Blessed with a right foot like David Beckham. Long legs, good stride. Amazing vision and a cool head. Like with Robben, you know he cuts back to his fave foot but he’ll keep on doing it and he’ll get away with it. Very elegant player, who could well go the same route as Phillip Cocu (from left winger to strong holder in midfield and ending up as skipper at Barca).

Myron Boadu AZ Alkmaar (18 years old)

Lightning quick player at AZ. returning from tough injury, but scoring easily again. Nose for the right spot and cool as ice in the box. Still missed easy chances so needs to work on his decision making. Very likeable chap too. Down to Earth. The real deal, this one!

Mitchell van Bergen Heerenveen (19 years old)

Was 16 years old when making his debut for Vitesse, the youngest player ever (for Vitesse). He ended up warming the bench and made a move to Heerenveen where he is a starter and he plays for Young Oranje. Compared to Robben when he broke through but his key strength is his speed. Mitch is one of the quickest players you’ll see, capable of scoring and providing the assist.

Calvin Stengs – AZ Alkmaar (20 years old)

A highly playful winger, a one-of-a-kind player whose perfect position needs to be found, as Stengs can play central striker (and score), play winger and provide and play midfielder and make the play. Very gifted, great vision, athletic and effective. Missed the Young AZ experience due to a terrible injury keeping him out a full season. Everything is effortless with Stengs and it’s only a matter of time or he’ll claim the right winger role in Oranje, like Ziyech plays that role for Ajax.

Mo Ihattaren PSV (17 years old)

Not a real forward, but an offensive midfielder / playmaker but for me, the most impressive talent since…well…Frenkie de Jong. Ihattaren’s name presented itself already some years ago when he impressed in Oranje under 15 and his reputation keeps on building. Once you have watched him play 45 minutes, you can see what a potential world class player he is. He is young, but he reads the game, plays without fear, has the physique of a 24 year old and has everything to end up at Real Madrid or Man City within 2 years and be a force at those clubs to be reckoned with. The only issues with him: 1) keeping him healthy, 2) keeping him grounded and 3) making sure he will pick Oranje to play for, as Morocco is very keen to enlist his services.

The next pack is on its way….

And there is more coming, in the group just below the lads described above. We know the names: Tahith Chong (19) at ManU. Joshua Zirkzee at Bayern (18), Daishawn Redan (18) at Hertha. Brian Brobbey (17, Ajax) and Naoufal Bannis (17, Feyenoord) impress as well and are on the verge of making more minutes in the first teams.

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Congrats to PSV and Feyenoord

Lots of developments again in Dutch football! Apologies for the late post again, just busy busy busy, but also lots of football to follow…

Can I say a big thank you first, to all of you contributing to this blog? I wish to thank all of you for keeping the discussion alive and lively but I also want to thank all the ones who have donated to the blog, to help me keep it in the air!! You know who you are (always seem to be the same ones by the way) and it’s very much appreciated… Very much!!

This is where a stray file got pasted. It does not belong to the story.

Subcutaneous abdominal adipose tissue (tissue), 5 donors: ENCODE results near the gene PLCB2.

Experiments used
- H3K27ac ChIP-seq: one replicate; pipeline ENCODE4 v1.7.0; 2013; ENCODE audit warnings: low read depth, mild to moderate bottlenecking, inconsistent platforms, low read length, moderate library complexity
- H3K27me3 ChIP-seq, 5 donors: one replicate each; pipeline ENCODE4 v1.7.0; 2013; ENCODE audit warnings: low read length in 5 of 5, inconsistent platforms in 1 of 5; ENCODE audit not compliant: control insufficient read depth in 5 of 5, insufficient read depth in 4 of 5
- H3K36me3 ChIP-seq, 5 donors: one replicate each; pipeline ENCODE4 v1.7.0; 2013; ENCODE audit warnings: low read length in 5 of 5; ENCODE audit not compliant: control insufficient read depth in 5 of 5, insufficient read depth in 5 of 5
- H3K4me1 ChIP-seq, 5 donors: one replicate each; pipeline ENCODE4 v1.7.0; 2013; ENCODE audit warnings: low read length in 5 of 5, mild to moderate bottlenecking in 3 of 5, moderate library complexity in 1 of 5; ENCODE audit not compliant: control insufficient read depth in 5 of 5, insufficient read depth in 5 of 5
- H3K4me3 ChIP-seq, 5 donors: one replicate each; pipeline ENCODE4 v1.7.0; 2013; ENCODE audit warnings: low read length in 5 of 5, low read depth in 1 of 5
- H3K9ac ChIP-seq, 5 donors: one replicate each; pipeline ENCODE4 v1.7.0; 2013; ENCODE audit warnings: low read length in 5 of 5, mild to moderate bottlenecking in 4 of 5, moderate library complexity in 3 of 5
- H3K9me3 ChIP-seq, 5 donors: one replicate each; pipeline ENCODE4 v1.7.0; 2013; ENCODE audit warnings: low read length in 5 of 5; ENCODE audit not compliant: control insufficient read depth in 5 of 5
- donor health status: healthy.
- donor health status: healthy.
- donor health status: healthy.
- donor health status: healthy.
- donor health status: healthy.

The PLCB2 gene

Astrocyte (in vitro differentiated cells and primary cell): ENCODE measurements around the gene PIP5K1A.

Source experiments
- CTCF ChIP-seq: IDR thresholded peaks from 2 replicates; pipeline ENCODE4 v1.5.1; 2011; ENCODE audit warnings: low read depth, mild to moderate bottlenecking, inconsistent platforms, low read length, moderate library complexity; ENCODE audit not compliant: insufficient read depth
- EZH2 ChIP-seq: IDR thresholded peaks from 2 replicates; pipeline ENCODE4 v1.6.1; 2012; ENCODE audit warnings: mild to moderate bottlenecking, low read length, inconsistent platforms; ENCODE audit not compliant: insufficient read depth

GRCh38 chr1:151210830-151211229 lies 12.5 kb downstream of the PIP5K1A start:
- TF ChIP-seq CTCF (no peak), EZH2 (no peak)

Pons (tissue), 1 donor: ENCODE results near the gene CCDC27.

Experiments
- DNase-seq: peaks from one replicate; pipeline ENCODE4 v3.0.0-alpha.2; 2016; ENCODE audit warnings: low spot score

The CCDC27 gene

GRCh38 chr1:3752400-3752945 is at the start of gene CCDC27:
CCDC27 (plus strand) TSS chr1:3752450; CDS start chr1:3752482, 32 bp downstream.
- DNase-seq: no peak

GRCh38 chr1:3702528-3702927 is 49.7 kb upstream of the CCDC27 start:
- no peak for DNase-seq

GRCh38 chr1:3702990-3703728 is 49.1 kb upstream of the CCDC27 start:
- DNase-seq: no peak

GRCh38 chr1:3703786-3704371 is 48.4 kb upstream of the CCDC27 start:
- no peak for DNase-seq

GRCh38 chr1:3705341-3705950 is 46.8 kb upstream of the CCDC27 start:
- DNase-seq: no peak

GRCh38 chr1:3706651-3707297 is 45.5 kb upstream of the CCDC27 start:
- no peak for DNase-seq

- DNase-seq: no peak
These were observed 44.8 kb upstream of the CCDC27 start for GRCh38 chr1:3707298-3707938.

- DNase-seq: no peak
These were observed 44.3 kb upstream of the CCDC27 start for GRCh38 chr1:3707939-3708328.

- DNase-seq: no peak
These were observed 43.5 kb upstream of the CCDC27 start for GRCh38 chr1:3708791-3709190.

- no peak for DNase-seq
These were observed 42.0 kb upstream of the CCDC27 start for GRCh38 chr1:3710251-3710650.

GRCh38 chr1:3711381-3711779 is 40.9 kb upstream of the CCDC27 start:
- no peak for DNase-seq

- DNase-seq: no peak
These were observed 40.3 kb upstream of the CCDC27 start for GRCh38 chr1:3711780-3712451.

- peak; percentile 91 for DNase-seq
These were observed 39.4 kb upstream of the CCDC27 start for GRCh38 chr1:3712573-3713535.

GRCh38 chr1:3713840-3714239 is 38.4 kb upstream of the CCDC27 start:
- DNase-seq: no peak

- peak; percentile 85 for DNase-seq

PSV and Phillip Cocu

I need to start with my least favorite team of the Top 3 in The Netherlands. I hardly ever do posts on PSV, but they deserve one now. They snatched up the title again and they were impressive this season. Not in terms of the beautiful game, but definitely in terms of winning games!

I am not a fan of PSV, but I am a big fan of Phillip Cocu. And it’s his title more than anything.

They lost a couple of key players (Guardado, Willems, Moreno, Propper and later on Locadia) and they started the season terribly, with the exit in Europe. But PSV kept their cool and allowed Cocu to fix it. And he did. He switched the system up, with a change in the midfield set-up (Guardado was the lone holding mid, now PSV has two midfielder sitting in the holding role) and allowed his mercurial forwards Lozano and Bergwijn to do the job. Typical for a title winning team, the main striker Luuk de Jong re-discovered his mojo and was again important to the team.

Key players this season: Jeroen Zoet, Marco van Ginkel, Lozano, Bergwijn, Arias and De Jong, with a good supporting role for Hendrix.

Mark van Bommel on Phillip Cocu: “We shared a lot, Phillip and I. We played together at PSV and Oranje and we both played at Barcelona. I also did my apprentice training job with Phillip and I am totally impressed. As a player, you can learn from training set ups and from coaching decisions taken by your coach, and I have worked with some of the best of course. But you’re never in the room when the staff actually makes the decisions and how they come to these. In my apprentice role, I got that opportunity and I learned a lot from Cocu.”

Van Bommel on Cocu’s style. “We all know how he was as a player. He’s the thinking man’s guy isn’t he? Always smart, always in control and as a coach he’s also very analytical. He is more patient and controlled than me, but the key thing is: he’s always himself. Never impulsive, never in panic mode.”